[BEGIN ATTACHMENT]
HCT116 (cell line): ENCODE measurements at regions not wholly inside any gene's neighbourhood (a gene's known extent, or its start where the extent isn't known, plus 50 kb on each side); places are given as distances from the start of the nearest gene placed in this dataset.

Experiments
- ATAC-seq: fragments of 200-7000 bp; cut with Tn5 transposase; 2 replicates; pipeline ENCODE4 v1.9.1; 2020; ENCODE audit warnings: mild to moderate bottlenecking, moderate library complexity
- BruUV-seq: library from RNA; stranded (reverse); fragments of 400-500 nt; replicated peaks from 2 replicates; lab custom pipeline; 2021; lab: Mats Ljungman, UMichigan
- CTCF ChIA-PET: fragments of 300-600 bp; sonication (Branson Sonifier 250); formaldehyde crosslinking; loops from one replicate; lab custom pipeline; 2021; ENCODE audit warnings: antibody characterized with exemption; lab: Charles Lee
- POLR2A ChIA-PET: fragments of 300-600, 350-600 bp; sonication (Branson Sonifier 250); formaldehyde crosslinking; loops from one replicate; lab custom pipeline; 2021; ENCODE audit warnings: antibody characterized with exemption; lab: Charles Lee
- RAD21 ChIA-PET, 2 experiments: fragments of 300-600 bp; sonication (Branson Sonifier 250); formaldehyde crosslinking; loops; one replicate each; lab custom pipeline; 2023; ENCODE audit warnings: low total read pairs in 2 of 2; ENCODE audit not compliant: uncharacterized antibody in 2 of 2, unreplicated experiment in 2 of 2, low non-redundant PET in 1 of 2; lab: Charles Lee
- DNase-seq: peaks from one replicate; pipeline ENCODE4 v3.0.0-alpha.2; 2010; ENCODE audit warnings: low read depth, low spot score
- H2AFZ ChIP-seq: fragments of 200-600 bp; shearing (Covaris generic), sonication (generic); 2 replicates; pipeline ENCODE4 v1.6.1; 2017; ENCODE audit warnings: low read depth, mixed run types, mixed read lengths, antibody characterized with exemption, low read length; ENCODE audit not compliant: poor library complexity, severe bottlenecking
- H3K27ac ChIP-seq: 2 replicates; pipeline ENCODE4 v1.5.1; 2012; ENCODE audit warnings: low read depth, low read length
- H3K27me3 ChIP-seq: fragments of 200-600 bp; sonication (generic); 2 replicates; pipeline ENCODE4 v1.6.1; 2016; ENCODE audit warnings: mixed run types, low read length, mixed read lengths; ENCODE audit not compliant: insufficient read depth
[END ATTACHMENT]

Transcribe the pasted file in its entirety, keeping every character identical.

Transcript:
HCT116 (cell line): ENCODE measurements at regions not wholly inside any gene's neighbourhood (a gene's known extent, or its start where the extent isn't known, plus 50 kb on each side); places are given as distances from the start of the nearest gene placed in this dataset.

Experiments
- ATAC-seq: fragments of 200-7000 bp; cut with Tn5 transposase; 2 replicates; pipeline ENCODE4 v1.9.1; 2020; ENCODE audit warnings: mild to moderate bottlenecking, moderate library complexity
- BruUV-seq: library from RNA; stranded (reverse); fragments of 400-500 nt; replicated peaks from 2 replicates; lab custom pipeline; 2021; lab: Mats Ljungman, UMichigan
- CTCF ChIA-PET: fragments of 300-600 bp; sonication (Branson Sonifier 250); formaldehyde crosslinking; loops from one replicate; lab custom pipeline; 2021; ENCODE audit warnings: antibody characterized with exemption; lab: Charles Lee
- POLR2A ChIA-PET: fragments of 300-600, 350-600 bp; sonication (Branson Sonifier 250); formaldehyde crosslinking; loops from one replicate; lab custom pipeline; 2021; ENCODE audit warnings: antibody characterized with exemption; lab: Charles Lee
- RAD21 ChIA-PET, 2 experiments: fragments of 300-600 bp; sonication (Branson Sonifier 250); formaldehyde crosslinking; loops; one replicate each; lab custom pipeline; 2023; ENCODE audit warnings: low total read pairs in 2 of 2; ENCODE audit not compliant: uncharacterized antibody in 2 of 2, unreplicated experiment in 2 of 2, low non-redundant PET in 1 of 2; lab: Charles Lee
- DNase-seq: peaks from one replicate; pipeline ENCODE4 v3.0.0-alpha.2; 2010; ENCODE audit warnings: low read depth, low spot score
- H2AFZ ChIP-seq: fragments of 200-600 bp; shearing (Covaris generic), sonication (generic); 2 replicates; pipeline ENCODE4 v1.6.1; 2017; ENCODE audit warnings: low read depth, mixed run types, mixed read lengths, antibody characterized with exemption, low read length; ENCODE audit not compliant: poor library complexity, severe bottlenecking
- H3K27ac ChIP-seq: 2 replicates; pipeline ENCODE4 v1.5.1; 2012; ENCODE audit warnings: low read depth, low read length
- H3K27me3 ChIP-seq: fragments of 200-600 bp; sonication (generic); 2 replicates; pipeline ENCODE4 v1.6.1; 2016; ENCODE audit warnings: mixed run types, low read length, mixed read lengths; ENCODE audit not compliant: insufficient read depth